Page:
Adequate sleep should result in improved memory, mood stability, creativity, impulse control and eating and drinking habit.

 

Personally, now that I’m aware of how productive I can be with a good night’s sleep, I find it extremely frustrating if I don’t sleep well. I notice the speed in which I get through mentally demanding tasks significantly reduces when I’m sleep deprived, not to mention its effect on my mood, just ask my partner!

 

Adopt and maintain a sleep schedule

It’s one thing to understand the importance of sleep, but actually getting better sleep is another thing. You may have the right idea by trying to sleep earlier, but sometimes it can be a challenge falling asleep. If you find yourself lying wide awake for hours, mind racing and full of energy, it could be down to your disrupted sleep patterns or social jetlag.

 

Many of us, myself included, will shift our sleep patterns on the weekend to sleep later and wake up later than during the working week. The challenge with this is that your body will adapt to a later bedtime, so when you try to sleep earlier you’re simply not ready, even if you feel tired.

 

Sleeping at the same time every night will let your body know exactly when it’s time to sleep, which in turn makes it much easier to drift off. This is especially important for ‘night owls’ who when left to their own devices will naturally want to sleep much later.

 

If you are the type of person who frequently shifts their sleeping patterns, even if it’s only a 1-2 hour shift, make the adjustment to sleeping at the same time every night for 2 weeks and I’m sure you’ll see the benefit.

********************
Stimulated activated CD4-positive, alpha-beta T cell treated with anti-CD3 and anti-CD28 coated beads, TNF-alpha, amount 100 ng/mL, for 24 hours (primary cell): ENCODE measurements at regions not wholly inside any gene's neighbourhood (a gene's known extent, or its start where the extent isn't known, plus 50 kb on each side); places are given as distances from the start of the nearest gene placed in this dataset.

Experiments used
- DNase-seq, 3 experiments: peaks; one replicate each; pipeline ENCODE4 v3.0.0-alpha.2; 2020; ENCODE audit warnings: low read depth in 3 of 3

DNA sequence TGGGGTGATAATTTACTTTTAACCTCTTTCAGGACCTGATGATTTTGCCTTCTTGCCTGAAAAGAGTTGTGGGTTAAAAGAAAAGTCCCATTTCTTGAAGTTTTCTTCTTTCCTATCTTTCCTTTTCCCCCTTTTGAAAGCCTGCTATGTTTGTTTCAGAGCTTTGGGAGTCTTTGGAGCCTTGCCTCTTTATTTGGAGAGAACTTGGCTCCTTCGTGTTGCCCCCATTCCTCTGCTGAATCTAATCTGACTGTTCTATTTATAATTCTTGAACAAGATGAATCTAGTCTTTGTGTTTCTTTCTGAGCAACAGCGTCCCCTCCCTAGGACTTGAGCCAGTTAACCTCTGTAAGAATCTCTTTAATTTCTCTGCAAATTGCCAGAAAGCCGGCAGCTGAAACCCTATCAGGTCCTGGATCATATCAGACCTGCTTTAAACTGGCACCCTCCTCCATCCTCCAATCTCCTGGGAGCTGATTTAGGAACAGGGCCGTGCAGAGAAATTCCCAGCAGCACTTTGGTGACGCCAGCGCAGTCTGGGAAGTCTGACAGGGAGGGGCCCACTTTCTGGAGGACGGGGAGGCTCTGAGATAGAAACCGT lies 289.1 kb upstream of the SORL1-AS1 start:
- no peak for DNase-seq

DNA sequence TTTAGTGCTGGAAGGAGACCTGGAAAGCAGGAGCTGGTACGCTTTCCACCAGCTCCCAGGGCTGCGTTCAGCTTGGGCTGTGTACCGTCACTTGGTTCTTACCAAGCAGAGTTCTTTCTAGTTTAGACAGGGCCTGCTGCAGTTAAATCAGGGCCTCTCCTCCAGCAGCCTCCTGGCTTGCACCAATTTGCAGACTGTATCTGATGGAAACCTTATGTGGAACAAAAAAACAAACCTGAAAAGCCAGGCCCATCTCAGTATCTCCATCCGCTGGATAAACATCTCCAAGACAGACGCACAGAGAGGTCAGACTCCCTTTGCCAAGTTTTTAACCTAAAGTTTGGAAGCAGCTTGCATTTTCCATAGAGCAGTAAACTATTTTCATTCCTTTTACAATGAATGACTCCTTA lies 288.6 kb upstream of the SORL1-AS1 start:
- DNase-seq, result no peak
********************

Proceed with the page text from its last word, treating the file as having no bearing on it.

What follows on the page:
Turn off Lights and electronic devices in the evening

While some people are genetically predisposed to a later sleeping schedule, many of us simply shift our sleeping patterns later into the evening by being exposed to too much light too close to bedtime. The rise of the smartphones has led to 90% of us checking our phones or devices within an hour before sleep time. This suppresses melatonin (the sleep hormone responsible for initiating sleep)and causes a delay in sleep, inevitably leading to sleep deprivation.

 

If you’re keen to become a morning person, it’s crucial to turn off any light-emitting devices and dim the lights 1-2 hours before sleep.

 

Have something to look forward to in the morning

 

If work is the first thing you do every day, you may not have the desire to leap out of bed every morning, and who can blame you! To become a morning person it helps to enjoy the mornings.

 

Whether you enjoy exercising, reading, watching TV or playing video games, try doing your hobbies before work. Too many of us think evenings are the only time to relax and have fun, which is why ending them early can be so challenging. If you switch these activities to before work, you may find it just a little bit easier to fall asleep and wake up earlier.

 

There's nothing wrong with genetically being an evening type or enjoying the occasional lie In. In fact, it’s important that as a society, we recognise people’s propensities for sleep/wake cycles naturally differ, as this could lead to a healthier, happier, more productive population. That being said, if you need to rise early for work obligations or otherwise, then it could be best to adopt a ‘morning type’ sleep/wake cycle using some or all of the tips above. And if I can manage it, then I’m confident you can too - good luck!


Older Post Newer Post